-Take care of the news car. As a reporter, I never left anything in a car and left it as I found it. As a manager, I was amazed at the stuff I'd find when I had to borrow a news car. Half eaten lunches, rotten fruit, cigarettes, shopping bags, you name it. The other pet peeve about news cars concerns the gas tank. Make sure you don't bring it back to the station running on fumes. The next person might have a breaking story and that five minute stop for gas might be the difference between getting the story and missing it.

-Respect the equipment. You wanna know why half the equipment in the station doesn't work? Because people don't treat it like their own.

-Answer the phone. I worked in one shop where the phones would ring forever and no one would answer. Grab the phone as soon as possible. Might be a great story on the other end.

-Don't complain. This is a tough one, but a NDs day is filled with complaints. If you want something, ask. Don't complain and demand.


Tuesday, December 7, 2010

The high cost of dreams

While most kids rode a school bus to high school, I took the train. It gave me a look at the future that few fourteen-year-olds see.

We'd be working on homework or talking sports while sharing the train with commuters. Occasionally I'd take a late train home and see what those same commuters looked like after a work day.

We called them the "commuting undead."

They looked like lifeless zombies, worn out and fried from whatever careers they'd chosen. I swore "this will not happen to me."

As a young reporter I met people in average jobs, and thought about them every time I thought about doing something else. In particular, I wondered what it must be like for someone who works on an assembly line. Doing the same thing, day after day, year after year. Imagine doing that for forty years or so.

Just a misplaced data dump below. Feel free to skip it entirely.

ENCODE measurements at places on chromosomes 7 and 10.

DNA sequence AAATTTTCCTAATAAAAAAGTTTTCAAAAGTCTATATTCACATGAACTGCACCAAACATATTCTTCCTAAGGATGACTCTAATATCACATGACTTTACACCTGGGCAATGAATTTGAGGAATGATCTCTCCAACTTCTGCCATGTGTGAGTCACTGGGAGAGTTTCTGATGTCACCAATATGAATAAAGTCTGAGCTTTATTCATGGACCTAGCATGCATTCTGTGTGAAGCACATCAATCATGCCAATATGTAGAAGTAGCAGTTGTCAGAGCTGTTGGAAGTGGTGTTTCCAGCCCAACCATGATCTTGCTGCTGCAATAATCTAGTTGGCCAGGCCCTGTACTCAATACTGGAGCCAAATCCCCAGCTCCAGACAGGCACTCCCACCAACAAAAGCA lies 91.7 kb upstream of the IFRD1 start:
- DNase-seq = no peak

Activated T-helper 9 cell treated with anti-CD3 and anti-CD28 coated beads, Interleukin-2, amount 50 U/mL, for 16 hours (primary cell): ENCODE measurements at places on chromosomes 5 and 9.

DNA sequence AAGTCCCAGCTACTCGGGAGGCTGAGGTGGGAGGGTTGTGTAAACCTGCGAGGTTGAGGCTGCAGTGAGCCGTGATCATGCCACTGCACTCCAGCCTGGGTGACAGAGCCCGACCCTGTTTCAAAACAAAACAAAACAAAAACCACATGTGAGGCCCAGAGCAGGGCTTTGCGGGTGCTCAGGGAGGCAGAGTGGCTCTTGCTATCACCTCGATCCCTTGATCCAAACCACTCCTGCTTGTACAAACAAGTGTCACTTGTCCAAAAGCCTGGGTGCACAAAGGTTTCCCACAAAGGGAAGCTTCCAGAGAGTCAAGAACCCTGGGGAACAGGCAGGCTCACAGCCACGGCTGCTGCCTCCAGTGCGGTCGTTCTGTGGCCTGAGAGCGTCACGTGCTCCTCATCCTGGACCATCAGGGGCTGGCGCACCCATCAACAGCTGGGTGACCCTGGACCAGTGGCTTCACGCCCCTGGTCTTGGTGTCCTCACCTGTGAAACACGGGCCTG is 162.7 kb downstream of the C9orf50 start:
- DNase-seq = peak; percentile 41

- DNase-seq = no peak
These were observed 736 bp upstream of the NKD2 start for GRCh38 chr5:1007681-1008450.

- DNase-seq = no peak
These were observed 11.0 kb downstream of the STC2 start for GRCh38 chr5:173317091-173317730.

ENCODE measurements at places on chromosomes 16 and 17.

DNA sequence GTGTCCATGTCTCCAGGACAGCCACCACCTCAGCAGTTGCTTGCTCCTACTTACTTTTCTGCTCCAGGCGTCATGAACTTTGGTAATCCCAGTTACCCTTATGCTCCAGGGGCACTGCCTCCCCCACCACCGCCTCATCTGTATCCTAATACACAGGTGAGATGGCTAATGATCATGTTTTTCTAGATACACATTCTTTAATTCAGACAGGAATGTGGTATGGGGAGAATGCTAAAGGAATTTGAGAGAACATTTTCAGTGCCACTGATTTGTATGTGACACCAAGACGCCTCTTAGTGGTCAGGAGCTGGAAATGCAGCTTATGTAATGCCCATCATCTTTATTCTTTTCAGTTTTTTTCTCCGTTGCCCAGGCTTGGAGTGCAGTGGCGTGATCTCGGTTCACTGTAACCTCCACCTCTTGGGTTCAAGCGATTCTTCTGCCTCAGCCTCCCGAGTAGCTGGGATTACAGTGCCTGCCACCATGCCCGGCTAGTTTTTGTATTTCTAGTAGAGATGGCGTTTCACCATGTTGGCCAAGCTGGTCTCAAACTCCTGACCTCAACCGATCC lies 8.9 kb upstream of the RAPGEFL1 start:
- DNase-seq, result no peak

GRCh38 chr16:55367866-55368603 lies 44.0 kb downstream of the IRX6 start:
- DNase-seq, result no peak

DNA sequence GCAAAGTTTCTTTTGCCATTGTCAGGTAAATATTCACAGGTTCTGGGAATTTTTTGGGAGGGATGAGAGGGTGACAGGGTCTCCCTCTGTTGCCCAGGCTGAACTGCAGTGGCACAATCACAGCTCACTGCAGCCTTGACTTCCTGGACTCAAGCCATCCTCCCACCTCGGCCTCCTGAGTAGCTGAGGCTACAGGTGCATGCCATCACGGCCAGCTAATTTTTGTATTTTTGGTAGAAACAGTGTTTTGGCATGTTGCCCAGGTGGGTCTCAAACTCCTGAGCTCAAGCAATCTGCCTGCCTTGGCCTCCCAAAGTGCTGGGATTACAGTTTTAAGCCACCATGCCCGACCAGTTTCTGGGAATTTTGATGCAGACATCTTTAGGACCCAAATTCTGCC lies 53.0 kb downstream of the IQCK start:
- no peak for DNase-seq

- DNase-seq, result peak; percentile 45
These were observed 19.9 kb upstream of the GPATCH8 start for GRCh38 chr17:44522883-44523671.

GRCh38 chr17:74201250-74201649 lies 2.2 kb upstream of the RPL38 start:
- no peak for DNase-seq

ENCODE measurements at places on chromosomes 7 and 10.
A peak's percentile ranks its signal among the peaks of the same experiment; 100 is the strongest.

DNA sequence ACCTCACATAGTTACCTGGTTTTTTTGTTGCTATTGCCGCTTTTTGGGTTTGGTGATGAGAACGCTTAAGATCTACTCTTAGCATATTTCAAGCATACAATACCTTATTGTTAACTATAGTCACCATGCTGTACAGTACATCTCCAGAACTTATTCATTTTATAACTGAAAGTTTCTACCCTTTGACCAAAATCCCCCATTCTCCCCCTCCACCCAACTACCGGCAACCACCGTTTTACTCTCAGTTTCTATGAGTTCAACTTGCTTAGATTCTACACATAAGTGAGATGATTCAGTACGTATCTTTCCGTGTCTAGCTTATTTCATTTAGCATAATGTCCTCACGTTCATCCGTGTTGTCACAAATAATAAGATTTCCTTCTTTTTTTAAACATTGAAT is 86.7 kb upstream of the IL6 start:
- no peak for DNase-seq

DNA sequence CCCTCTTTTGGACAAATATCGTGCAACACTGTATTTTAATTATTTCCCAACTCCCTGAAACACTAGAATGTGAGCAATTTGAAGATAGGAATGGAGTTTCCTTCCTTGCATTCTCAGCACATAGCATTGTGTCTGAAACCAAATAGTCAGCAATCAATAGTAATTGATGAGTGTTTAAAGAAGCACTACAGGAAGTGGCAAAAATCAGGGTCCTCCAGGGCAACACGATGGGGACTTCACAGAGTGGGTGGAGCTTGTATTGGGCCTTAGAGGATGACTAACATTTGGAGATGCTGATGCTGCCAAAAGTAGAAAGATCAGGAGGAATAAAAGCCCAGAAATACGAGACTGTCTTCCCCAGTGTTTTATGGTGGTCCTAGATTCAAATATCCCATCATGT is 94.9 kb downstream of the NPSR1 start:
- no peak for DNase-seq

Then it hit me that many people simply don't have dreams. For them a weekly paycheck, a six pack of beer and a big screen TV are all they need to be happy.

Which is fine, but not enough for anyone who's creative.

I hear a lot from people who are looking to do something else, who think life will be better outside the business. It may be true in some cases, and not in others.

The one thing you have to keep in mind is that at this point in time, not many people are happy in any career. The economy is in the tank, there's no loyalty anymore, and companies treat employees like dirt. Some of the people with whom I rode the train got what I thought were great jobs years ago...and now they're facing the same hardships like the rest of us. Pay cuts, layoffs, doing more work for less pay.

Back to dreams. Several years ago I was considering leaving the business for a job that wasn't the least bit creative. A friend of mine who was a creative director for an ad agency posed the best question: "What are you going to do for a creative outlet?"

All creative people have dreams. It's the way we're wired. We're not satisfied working nine to five and doing the same thing every day.

If you're considering leaving the business, make sure you take that into account. You may end up with more money and better hours, but if you lose your dream you may lose part of your soul.

I once got a fortune cookie that read, "Without dreams you have no future." Truer words were never spoken.

Dreaming isn't free, despite what Debbie Harry said in song. They may keep you in a career that will make you pull your hair out, but the alternative might be worse.


Sunday, December 5, 2010

Attention college students

Regardless of whether you like or dislike Fox News, this is an opportunity to take a whack at your student loans and maybe get your foot in the door somewhere:

But you gotta sign up by Tuesday.